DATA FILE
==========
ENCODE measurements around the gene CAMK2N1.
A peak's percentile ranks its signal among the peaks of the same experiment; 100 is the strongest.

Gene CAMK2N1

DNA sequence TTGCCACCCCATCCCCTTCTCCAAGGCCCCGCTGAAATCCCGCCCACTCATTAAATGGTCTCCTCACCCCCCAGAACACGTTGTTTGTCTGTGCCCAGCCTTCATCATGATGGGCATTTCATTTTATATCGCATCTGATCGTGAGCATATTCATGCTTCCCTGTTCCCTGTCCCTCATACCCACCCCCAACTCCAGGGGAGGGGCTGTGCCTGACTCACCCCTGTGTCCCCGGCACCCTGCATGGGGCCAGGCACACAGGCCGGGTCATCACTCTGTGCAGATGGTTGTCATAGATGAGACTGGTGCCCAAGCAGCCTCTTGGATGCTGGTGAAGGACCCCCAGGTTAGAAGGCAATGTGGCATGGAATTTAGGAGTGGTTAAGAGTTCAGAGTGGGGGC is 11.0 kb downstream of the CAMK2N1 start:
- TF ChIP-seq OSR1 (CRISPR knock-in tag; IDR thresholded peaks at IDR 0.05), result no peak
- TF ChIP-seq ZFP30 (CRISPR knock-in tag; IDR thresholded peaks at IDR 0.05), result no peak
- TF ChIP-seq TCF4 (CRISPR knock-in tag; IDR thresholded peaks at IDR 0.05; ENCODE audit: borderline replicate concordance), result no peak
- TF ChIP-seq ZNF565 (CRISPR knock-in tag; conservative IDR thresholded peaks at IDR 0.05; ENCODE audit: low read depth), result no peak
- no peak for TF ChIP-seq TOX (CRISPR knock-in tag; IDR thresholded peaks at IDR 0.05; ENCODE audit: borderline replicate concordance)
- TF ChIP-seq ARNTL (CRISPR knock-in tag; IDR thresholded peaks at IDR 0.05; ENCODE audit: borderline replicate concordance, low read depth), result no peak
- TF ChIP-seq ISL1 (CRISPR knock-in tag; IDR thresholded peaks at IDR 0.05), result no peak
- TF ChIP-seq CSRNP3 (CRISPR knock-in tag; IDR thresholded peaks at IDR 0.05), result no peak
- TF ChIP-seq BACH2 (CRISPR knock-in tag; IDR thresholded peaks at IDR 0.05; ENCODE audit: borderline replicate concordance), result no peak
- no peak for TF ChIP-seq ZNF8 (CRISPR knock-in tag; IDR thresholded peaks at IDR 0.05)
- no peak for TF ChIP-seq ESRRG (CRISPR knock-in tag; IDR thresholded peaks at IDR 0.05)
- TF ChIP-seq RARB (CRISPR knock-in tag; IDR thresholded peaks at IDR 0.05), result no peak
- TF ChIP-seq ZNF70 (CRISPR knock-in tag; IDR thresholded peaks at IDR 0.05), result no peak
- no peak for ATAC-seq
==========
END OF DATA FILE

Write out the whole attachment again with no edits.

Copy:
ENCODE measurements around the gene CAMK2N1.
A peak's percentile ranks its signal among the peaks of the same experiment; 100 is the strongest.

Gene CAMK2N1

DNA sequence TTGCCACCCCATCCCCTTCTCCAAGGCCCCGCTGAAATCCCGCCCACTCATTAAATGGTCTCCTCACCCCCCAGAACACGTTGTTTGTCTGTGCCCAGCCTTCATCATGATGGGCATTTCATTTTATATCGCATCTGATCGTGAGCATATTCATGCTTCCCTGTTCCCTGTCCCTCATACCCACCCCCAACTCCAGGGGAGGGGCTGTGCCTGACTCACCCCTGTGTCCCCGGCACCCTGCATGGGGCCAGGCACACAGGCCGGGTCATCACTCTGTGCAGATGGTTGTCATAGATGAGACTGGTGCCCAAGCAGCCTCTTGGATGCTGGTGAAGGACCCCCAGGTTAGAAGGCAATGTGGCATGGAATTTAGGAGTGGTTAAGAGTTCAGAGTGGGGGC is 11.0 kb downstream of the CAMK2N1 start:
- TF ChIP-seq OSR1 (CRISPR knock-in tag; IDR thresholded peaks at IDR 0.05), result no peak
- TF ChIP-seq ZFP30 (CRISPR knock-in tag; IDR thresholded peaks at IDR 0.05), result no peak
- TF ChIP-seq TCF4 (CRISPR knock-in tag; IDR thresholded peaks at IDR 0.05; ENCODE audit: borderline replicate concordance), result no peak
- TF ChIP-seq ZNF565 (CRISPR knock-in tag; conservative IDR thresholded peaks at IDR 0.05; ENCODE audit: low read depth), result no peak
- no peak for TF ChIP-seq TOX (CRISPR knock-in tag; IDR thresholded peaks at IDR 0.05; ENCODE audit: borderline replicate concordance)
- TF ChIP-seq ARNTL (CRISPR knock-in tag; IDR thresholded peaks at IDR 0.05; ENCODE audit: borderline replicate concordance, low read depth), result no peak
- TF ChIP-seq ISL1 (CRISPR knock-in tag; IDR thresholded peaks at IDR 0.05), result no peak
- TF ChIP-seq CSRNP3 (CRISPR knock-in tag; IDR thresholded peaks at IDR 0.05), result no peak
- TF ChIP-seq BACH2 (CRISPR knock-in tag; IDR thresholded peaks at IDR 0.05; ENCODE audit: borderline replicate concordance), result no peak
- no peak for TF ChIP-seq ZNF8 (CRISPR knock-in tag; IDR thresholded peaks at IDR 0.05)
- no peak for TF ChIP-seq ESRRG (CRISPR knock-in tag; IDR thresholded peaks at IDR 0.05)
- TF ChIP-seq RARB (CRISPR knock-in tag; IDR thresholded peaks at IDR 0.05), result no peak
- TF ChIP-seq ZNF70 (CRISPR knock-in tag; IDR thresholded peaks at IDR 0.05), result no peak
- no peak for ATAC-seq